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Today the United States enters its ninth day without price controls of any kind. Except in those instances where governors of states have used extraordinary war powers to keep ceilings on rents, the roof has been completely ripped off the price structure and the sky is now the limit. President Truman's veto of the emasculated OPA bill a week ago was perhaps the bravest thing he has done since entering the White House. But revived hopes for a genuinely effective price control bill have faded once again in the face of amendments to the new bill to exempt oil, cotton, and pulp products from control, the Taft proposal for manufacturer's profits and the delaying tactics of Senators Wherry and O'Daniel. Thus the bitter paradox continues by which the majority of people, who ardently desire the retention of price controls are defied by their elected representatives.

Since legislative recourse is apparently impossible, some other means must be found to head off the spiraling inflation, the first signs of which appeared last week like mushrooms after a spring rain. By the end of last week, prices had inched up throughout the country, steak to two dollars a pound, butter to seventy-five cents. On the local scene, food prices in Harvard Square beer parlors and short order places quietly went up a nickel here, a dime there. Chicken feed, a mere beginning.

After the last war, in the absence of price controls of any kind, a voluntary buyers' strike was staged by the American people in protest against the soaring prices of the early twenties. That strike was won, the inflationary spree was halted and prices levelled off. It could be won again. Last week, a group of school children in a Middle Western town conducted a strike against the corner drugstore because the druggist had upped "cokes" from a nickel to a dime. After three days, the druggist capitulated and the price reverted to a nickel.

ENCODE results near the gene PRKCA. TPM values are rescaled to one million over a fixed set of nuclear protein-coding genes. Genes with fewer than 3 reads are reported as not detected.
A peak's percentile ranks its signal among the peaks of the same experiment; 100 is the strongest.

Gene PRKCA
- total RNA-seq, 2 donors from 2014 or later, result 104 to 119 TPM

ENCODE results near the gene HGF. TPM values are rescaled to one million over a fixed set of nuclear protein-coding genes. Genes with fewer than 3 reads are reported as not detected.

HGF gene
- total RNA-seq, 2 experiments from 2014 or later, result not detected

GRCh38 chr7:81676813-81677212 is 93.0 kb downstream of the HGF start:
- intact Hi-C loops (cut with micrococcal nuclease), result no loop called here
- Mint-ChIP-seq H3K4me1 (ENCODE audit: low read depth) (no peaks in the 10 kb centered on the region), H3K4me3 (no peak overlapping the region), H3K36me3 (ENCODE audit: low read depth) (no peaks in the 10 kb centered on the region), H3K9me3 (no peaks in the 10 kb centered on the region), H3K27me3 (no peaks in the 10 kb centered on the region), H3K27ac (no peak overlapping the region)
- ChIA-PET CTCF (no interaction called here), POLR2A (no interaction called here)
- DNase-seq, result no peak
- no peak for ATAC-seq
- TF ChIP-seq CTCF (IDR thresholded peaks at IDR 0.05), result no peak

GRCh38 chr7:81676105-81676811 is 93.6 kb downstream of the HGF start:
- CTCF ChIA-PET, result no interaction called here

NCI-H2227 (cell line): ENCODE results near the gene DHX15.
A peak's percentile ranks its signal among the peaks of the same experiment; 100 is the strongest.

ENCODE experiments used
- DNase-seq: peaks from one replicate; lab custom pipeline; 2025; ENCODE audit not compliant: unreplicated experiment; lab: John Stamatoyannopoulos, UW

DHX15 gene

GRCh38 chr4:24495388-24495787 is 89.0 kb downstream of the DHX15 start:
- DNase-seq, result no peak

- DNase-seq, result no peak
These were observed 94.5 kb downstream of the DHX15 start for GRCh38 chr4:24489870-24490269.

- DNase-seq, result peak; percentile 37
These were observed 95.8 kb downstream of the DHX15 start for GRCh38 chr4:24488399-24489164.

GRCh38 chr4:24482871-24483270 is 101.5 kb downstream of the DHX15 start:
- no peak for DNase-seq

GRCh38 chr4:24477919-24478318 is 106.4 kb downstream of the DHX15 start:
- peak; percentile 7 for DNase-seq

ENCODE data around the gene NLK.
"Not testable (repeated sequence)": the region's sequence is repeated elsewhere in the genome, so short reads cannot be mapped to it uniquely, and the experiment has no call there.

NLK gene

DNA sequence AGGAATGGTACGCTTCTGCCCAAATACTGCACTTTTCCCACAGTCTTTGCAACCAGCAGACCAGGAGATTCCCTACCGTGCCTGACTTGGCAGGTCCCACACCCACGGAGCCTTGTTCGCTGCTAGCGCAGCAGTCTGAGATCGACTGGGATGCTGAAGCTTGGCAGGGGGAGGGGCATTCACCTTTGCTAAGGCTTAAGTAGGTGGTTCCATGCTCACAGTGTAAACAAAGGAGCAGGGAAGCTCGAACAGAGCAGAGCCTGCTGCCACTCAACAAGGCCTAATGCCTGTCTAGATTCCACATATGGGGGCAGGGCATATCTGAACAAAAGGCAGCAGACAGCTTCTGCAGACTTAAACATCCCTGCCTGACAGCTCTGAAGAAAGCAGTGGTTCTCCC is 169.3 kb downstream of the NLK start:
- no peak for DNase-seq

Harvard Square consumers are, by and large, either teachers or students. Teachers, whose salaries are fixed, and students, most of whom are essaying the thankless task of stretching sixty-five dollars over thirty days. The type of consumer, in other words, who is particularly hard hit by rising prices. In the case of the student-veterans, most of their savings are represented by war bonds, whose real value would vanish in any long term inflation. A successfully conducted buyers' strike in Harvard Square would give heart to the millions of other consumers of the country who stand helplessly by while the manufacturers contemplate what the traffic will bear. By limiting purchases to the necessities of life, by refusing to buy those items which have been marked up since the demise of OPA, Harvard Square consumers can stop the local inflation roller coaster in its tracks.

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